The pan-Canadian Network will accelerate the pace of innovation in integrated care solutions for high system users with complex care needs (including but not limited to older adults with multiple chronic conditions), and children by enabling rapid cross-jurisdictional learning about successful and unsuccessful features of integrated health prevention and care solutions and developing capacity to implement change and scale-up successful innovations.
Guiding principles: The pan-Canadian Network will operate on the following principles:
- Inclusivity: the pan-Canadian Network will include all stakeholders that are interested in participating
- Co-investment: the pan-Canadian Network will maximize co-investments in integrated health care innovation occurring at provincial and territorial levels
- Collaboration: the pan-Canadian Network will establish a research agenda that addresses issues that are relevant to some or all of the jurisdictions, and are most effectively carried out by a cross-jurisdictional network
- Coherence: the pan-Canadian Network will foster the conditions for provinces and territories to improve coherence in addressing priorities in the production and translation of research in integrated health care
- Impact: the pan-Canadian Network will evaluate the clinical, cost-effectiveness, population health, health equity and health system outcomes of its research in integrated health care
- Continuous innovation and improvement: the pan-Canadian Network will foster the conditions for continuous innovation and improvement in cost-effective care delivery by requiring research, practice and policy to be integrated into networks to enable continuous practice and system learning
- Clinicians and healthcare professionals
- Policy-makers and health system managers
- Patients/citizens, families, communities
- Health research funders
- Professional and regulatory associations
Network research priorities: The pan-Canadian Network will initially focus on new approaches to the delivery of integrated health care (including primary prevention and primary health care) both horizontally and vertically across the care continuum to address: high system users with complex care needs (including but not limited to older adults with multiple chronic conditions and children with complex care needs); and, multi-sector integration of upstream prevention strategies and care delivery models for children. A key element of this focus is the assessment of upstream predictors of high system use and subsequent identification and targeting of prevention strategies and interventions.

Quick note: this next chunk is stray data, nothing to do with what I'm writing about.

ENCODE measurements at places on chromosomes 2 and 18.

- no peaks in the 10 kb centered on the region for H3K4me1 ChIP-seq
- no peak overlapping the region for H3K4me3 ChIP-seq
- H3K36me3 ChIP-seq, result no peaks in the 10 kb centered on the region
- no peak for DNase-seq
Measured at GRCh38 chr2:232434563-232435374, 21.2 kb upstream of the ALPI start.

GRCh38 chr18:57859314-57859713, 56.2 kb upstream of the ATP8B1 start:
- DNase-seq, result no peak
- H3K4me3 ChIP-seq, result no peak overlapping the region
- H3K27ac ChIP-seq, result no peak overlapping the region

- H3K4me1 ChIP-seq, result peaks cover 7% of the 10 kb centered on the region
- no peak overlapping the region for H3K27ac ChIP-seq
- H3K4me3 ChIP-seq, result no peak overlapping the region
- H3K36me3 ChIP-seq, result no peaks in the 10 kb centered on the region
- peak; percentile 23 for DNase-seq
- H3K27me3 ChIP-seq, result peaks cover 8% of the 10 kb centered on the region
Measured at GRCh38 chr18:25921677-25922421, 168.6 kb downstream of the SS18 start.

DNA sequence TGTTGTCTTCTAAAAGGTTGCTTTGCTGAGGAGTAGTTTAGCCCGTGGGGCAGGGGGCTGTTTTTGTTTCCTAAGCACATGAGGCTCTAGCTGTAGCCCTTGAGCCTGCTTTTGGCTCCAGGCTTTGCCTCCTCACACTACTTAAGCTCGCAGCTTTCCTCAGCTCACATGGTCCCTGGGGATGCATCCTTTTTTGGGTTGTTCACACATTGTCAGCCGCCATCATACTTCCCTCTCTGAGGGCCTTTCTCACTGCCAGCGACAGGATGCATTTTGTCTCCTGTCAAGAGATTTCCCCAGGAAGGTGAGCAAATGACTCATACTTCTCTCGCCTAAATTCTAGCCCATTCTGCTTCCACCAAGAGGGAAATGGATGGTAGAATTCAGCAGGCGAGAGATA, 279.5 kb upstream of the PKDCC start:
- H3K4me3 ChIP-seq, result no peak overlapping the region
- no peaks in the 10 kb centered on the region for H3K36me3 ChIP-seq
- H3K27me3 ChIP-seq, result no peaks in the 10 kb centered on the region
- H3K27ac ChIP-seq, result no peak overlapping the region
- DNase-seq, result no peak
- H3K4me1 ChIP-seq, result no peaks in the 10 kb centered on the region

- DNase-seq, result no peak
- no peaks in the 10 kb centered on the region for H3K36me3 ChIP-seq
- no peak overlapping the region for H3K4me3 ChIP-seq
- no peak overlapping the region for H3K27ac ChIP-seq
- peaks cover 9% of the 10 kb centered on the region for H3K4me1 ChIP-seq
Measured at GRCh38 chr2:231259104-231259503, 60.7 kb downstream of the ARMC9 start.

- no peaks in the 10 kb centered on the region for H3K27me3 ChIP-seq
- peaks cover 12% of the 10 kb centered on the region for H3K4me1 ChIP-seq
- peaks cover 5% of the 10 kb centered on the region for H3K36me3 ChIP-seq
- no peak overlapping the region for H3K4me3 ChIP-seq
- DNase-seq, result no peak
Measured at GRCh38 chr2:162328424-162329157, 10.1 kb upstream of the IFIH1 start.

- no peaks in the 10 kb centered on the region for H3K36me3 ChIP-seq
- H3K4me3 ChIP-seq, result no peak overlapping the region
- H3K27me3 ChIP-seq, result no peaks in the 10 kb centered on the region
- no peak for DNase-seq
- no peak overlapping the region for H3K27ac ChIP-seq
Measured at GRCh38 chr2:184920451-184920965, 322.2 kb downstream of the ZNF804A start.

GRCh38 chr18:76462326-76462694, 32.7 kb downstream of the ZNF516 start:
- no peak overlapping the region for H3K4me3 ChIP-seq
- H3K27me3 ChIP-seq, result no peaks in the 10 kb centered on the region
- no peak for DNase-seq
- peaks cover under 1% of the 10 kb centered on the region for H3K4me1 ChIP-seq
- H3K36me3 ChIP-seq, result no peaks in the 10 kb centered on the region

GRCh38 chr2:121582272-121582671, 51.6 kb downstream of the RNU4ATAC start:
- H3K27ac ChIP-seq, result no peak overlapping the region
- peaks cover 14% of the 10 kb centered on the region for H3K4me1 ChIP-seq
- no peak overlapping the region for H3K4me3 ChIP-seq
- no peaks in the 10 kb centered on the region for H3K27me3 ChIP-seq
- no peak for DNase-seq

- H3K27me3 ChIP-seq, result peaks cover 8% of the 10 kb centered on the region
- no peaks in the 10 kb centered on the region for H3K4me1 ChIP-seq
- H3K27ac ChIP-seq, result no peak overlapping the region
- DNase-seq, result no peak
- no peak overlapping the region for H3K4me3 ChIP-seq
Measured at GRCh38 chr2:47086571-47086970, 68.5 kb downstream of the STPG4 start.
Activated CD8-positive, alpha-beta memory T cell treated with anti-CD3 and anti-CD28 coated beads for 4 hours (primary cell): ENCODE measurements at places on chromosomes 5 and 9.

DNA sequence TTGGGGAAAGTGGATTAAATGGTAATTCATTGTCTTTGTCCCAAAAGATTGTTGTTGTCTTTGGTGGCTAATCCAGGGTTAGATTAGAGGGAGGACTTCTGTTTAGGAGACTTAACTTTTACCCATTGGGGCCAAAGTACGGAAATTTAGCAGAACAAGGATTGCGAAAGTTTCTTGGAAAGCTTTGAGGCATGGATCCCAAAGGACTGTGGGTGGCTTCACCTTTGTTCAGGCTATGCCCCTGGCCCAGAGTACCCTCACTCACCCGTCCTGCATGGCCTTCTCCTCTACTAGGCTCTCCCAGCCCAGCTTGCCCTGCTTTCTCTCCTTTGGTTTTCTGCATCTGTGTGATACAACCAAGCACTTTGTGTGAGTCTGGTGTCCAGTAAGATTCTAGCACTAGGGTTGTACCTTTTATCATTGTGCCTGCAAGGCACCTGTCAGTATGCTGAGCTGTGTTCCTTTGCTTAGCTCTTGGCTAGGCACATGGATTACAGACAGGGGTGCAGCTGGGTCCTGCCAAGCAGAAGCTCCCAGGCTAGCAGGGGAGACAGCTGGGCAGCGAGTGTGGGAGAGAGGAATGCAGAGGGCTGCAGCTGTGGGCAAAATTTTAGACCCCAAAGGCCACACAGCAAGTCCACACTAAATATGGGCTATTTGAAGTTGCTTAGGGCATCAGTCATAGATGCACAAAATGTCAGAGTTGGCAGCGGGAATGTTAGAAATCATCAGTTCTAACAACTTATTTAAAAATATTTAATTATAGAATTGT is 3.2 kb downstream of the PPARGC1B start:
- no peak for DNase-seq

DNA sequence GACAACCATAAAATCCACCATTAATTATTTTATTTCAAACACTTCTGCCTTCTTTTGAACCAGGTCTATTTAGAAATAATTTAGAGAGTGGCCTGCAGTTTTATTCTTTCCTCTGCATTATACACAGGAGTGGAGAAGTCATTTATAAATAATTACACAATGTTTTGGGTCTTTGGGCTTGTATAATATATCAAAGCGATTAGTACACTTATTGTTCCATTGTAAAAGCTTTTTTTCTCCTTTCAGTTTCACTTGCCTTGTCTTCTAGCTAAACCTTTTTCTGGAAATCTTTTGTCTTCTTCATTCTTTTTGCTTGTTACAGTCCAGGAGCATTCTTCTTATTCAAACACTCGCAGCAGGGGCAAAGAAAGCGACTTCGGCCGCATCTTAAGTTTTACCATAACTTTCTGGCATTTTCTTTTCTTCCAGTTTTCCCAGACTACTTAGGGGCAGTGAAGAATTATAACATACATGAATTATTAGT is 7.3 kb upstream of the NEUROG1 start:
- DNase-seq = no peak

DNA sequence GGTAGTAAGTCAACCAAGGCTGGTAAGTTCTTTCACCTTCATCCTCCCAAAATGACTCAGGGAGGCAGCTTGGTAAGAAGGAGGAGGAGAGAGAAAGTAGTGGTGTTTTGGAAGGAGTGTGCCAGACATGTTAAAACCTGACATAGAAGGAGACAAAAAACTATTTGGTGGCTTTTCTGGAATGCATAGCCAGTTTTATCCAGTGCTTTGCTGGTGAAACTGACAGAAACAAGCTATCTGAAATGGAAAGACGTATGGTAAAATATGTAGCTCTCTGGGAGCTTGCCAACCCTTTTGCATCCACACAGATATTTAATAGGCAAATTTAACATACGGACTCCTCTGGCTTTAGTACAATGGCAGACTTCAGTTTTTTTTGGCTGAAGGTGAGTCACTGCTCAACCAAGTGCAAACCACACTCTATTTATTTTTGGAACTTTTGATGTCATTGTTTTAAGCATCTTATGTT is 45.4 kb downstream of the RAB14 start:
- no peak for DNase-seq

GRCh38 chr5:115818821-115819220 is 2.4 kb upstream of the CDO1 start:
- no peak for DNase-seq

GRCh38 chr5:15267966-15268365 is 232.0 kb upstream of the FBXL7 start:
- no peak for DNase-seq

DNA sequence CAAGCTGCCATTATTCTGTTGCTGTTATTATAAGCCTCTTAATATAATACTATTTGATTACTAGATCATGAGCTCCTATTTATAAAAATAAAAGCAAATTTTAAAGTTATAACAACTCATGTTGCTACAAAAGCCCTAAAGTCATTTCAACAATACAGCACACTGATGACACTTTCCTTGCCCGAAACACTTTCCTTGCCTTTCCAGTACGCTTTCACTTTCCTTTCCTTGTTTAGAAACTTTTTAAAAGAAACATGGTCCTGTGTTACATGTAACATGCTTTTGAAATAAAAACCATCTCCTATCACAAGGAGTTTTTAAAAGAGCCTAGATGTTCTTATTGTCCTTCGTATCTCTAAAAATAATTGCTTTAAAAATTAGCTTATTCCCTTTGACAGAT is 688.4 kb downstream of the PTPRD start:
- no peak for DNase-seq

Within these priority focus areas, the pan-Canadian Network will support research that addresses horizontal and integrated care priorities shared by several provinces/territories/federal jurisdictions and where there is value-added in a cross-jurisdictional approach, including:
- Knowledge of the comparative effectiveness and efficiency of different jurisdictional approaches to the same challenge;
- More rapid and/or generalizable response to a priority area by employing a cross-jurisdictional approach; and/or
- A more comprehensive evaluation of a priority area through the use of expertise and resources in multiple jurisdictions.
Research priorities for the agenda of the pan-Canadian Network are expected to be those where several member networks share a common challenge, and where they are using different service delivery approaches, and are investing substantially in these areas, including in evaluation. This approach affords opportunities to provide a more comprehensive and informative evaluation of the particular attributes of approaches that are effective across jurisdictions, and how these are influenced by context (e.g., policy, health system delivery context). The use of common measures and outcomes will allow for more direct comparisons of promising approaches. Examples of potential priority areas and natural experiments based on variation in approaches are outlined in Table 1.